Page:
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5/04/2006

Something I wanted to point out the other day to Nick Southall, whose article on Stylus this week has given me the biggest surge of Sty-pride (TM) I've had in a while:

Monitor choice is also interesting. Quite deliberately Eno has chosen his own hi-fi system to be of average quality so that he can check-out his studio tapes on the sort of system most people will actually be listening to the final product on. Monitors, therefore, will follow the same philosophy.

"The monitors that I've most often found appealing to me are Lockwood's with Tannoy Reds. I find that a lot of the newer monitors with horns and whatever are very exciting to listen to but are also very tiring when you have to monitor on them for ten hours a day." (From an otherwise-mysterious 1975 piece called Eno: This studio is a musical instrument, which you can find here.)
The last time I had an "indulgent" hi-fi experience was actually in college with Another Green World; I just finished my last class, and I celebrated by lying on my back with a Bass in my hand, staring at the sun; I was wearing headphones and had set up speakers in the corner of the room. It was ridiculous, but memorable, I guess.

Anyway. Interesting that he uses the word tiring--the idea that the "quality" music listening experience is more difficult on the ears after a while. I know what he means from personal experience mixing bands that I've been in; I always find that the music revealed itself better to me while in the car the next day, just playing it on my factory system. Of course, there's that old "culture industry" argument that the steady stream of "thoughtless" experience is actually more work for your brain, the "worn grooves of association" or whatever they were hammering on.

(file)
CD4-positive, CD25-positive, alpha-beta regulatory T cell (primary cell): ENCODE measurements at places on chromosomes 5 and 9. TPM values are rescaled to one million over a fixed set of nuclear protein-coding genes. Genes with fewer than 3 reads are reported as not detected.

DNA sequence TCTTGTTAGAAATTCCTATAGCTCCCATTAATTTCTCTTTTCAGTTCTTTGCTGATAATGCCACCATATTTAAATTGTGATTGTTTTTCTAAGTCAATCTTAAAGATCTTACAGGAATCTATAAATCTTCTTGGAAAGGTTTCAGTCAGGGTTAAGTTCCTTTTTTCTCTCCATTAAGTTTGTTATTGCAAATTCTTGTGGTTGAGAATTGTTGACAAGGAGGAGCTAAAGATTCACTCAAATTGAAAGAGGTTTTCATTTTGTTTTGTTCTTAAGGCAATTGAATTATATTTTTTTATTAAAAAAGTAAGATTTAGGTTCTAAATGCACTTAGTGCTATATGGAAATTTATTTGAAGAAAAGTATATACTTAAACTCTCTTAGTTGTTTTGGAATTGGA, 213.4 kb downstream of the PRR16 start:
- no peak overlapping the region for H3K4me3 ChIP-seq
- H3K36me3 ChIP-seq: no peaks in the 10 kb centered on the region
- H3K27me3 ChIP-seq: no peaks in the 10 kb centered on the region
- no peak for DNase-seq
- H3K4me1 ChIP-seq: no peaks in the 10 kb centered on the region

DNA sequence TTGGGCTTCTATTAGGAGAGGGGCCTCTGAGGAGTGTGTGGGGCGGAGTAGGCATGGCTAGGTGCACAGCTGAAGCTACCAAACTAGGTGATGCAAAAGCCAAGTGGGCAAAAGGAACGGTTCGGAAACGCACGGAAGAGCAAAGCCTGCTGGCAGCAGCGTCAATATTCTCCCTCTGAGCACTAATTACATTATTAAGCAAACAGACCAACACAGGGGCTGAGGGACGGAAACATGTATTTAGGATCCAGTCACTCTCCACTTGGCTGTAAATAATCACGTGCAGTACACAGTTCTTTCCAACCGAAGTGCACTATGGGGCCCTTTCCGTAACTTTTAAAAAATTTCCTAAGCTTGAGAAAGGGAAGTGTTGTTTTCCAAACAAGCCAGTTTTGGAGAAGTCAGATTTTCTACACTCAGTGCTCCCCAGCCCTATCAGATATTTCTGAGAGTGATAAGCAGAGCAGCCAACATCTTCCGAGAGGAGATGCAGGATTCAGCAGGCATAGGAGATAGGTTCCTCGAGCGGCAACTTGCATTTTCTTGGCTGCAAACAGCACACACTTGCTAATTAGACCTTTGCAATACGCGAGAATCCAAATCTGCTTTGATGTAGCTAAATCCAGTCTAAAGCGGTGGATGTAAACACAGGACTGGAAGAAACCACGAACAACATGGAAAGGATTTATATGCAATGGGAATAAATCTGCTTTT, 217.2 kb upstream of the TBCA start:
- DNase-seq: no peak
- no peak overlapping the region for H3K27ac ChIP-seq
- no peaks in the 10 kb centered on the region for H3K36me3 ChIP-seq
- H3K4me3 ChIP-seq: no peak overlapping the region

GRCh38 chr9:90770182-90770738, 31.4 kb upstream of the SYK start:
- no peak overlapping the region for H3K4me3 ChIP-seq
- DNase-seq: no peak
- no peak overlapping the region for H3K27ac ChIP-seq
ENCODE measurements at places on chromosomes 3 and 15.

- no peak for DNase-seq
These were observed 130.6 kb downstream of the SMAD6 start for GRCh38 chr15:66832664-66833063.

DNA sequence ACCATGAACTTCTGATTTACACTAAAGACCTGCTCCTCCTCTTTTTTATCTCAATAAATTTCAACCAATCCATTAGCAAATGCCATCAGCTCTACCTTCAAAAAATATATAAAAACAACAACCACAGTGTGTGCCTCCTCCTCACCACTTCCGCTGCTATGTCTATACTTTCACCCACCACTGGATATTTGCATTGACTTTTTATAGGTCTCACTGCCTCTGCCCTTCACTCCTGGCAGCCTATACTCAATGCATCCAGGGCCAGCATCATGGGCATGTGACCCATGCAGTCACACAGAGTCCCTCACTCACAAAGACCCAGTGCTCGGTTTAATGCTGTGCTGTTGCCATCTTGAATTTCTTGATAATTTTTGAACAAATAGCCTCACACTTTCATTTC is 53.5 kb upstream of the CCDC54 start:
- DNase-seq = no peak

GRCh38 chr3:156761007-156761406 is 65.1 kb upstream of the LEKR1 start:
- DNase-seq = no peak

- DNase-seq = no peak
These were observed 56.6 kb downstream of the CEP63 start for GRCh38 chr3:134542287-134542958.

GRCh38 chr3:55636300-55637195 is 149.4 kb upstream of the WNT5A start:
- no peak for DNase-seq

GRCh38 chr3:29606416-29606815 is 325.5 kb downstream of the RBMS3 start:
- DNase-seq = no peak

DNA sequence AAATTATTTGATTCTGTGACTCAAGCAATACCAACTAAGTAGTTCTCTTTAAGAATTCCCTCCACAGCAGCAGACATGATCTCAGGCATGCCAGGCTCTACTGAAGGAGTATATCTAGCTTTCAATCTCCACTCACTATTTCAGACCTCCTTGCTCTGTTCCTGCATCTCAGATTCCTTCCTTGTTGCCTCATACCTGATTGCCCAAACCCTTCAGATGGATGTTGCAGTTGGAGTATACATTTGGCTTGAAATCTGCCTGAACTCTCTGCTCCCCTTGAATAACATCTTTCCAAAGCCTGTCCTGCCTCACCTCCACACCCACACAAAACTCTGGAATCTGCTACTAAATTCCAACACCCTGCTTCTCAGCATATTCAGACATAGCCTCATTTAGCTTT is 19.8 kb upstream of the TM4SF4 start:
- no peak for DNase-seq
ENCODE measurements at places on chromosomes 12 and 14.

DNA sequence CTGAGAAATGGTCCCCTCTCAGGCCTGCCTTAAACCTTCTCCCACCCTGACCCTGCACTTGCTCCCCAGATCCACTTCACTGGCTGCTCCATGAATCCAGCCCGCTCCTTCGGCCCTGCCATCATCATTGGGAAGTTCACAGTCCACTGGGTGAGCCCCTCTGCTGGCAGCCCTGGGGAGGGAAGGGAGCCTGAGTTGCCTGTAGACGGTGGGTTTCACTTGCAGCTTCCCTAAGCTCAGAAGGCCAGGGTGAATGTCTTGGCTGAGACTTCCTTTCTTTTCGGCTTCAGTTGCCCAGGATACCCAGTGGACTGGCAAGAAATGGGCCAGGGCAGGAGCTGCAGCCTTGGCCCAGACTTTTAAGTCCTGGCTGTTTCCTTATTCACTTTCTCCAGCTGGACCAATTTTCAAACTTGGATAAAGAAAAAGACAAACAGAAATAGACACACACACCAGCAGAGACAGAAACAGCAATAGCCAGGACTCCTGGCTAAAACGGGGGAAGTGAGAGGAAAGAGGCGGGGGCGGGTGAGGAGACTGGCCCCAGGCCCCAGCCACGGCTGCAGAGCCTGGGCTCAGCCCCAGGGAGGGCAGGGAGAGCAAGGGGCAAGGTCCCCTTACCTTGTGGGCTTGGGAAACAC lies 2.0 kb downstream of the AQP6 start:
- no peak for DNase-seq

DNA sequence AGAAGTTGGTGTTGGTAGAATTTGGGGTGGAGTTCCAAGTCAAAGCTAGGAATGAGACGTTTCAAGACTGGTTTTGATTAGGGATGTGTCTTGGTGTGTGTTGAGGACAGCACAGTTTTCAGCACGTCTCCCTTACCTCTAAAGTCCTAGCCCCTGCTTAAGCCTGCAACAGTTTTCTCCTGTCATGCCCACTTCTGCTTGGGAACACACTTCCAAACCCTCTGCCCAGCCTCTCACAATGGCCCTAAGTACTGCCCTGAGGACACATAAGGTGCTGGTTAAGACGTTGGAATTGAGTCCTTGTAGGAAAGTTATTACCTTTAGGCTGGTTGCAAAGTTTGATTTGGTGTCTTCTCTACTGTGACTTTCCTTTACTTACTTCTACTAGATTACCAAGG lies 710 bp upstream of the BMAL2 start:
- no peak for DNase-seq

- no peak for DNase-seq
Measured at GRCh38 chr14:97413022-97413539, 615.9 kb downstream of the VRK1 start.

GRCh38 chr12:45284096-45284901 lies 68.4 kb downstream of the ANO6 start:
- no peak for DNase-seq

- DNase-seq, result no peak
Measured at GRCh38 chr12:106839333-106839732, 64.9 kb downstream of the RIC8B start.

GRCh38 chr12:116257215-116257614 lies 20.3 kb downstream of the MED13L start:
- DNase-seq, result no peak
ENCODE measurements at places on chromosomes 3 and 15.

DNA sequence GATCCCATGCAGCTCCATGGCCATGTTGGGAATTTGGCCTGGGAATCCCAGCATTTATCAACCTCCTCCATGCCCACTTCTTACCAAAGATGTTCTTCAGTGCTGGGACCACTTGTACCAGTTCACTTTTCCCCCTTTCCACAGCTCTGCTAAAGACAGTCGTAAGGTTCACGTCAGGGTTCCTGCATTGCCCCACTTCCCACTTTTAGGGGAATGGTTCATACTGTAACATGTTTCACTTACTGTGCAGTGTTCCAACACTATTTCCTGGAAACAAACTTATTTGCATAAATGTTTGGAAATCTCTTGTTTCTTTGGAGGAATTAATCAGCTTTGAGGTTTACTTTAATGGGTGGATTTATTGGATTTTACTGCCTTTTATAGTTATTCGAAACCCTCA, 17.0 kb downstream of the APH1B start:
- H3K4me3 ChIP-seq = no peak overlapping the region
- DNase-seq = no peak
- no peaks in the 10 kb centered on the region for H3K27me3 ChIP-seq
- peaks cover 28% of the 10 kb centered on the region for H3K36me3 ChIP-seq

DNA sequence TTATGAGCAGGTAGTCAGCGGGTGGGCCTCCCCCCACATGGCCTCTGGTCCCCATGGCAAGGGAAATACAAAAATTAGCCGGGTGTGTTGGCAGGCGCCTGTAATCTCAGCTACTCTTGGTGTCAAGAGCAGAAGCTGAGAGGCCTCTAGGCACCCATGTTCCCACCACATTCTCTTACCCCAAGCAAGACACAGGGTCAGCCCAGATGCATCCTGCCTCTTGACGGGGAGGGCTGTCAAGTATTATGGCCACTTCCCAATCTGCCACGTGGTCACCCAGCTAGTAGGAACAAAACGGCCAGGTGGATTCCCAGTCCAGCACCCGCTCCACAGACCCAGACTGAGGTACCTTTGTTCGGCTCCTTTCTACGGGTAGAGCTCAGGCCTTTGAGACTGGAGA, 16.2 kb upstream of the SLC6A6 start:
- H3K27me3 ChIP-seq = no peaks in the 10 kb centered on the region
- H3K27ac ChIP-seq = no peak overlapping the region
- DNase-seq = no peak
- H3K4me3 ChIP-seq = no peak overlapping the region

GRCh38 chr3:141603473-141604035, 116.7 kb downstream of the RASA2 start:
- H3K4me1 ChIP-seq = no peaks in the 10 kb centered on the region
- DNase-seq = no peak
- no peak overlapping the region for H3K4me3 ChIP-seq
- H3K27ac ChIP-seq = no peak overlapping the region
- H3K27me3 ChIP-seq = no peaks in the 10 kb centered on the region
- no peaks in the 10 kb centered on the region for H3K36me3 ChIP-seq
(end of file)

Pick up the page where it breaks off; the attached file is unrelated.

Geeta responded in part by talking about bursts of J-Pop v. the experience of getting into songs that wind on longer and longer. Well, it was interesting, I was talking to Simon the other night about wanting to go to some of the Derek Bailey shows at The Stone and I'm sort of realizing my own small rebellion to the ambient iPod issue--I want to hear music made by people in space. It could be short, it could be long, but it has to be alive. I saw We Jam Econo--the Minutemen documentary--last night, and had sick desires to join that fray. Sick because that fray is gone now (spacey old Watt driving around in his van saying approx. that "it's ridiculous because it was so hard to be in a band then; now it's so easy and so few people do it"); the uncompressed, undiluted experience is sort of charming, a relic, documentary-able, etc. Feeling hopeless in all this, really.

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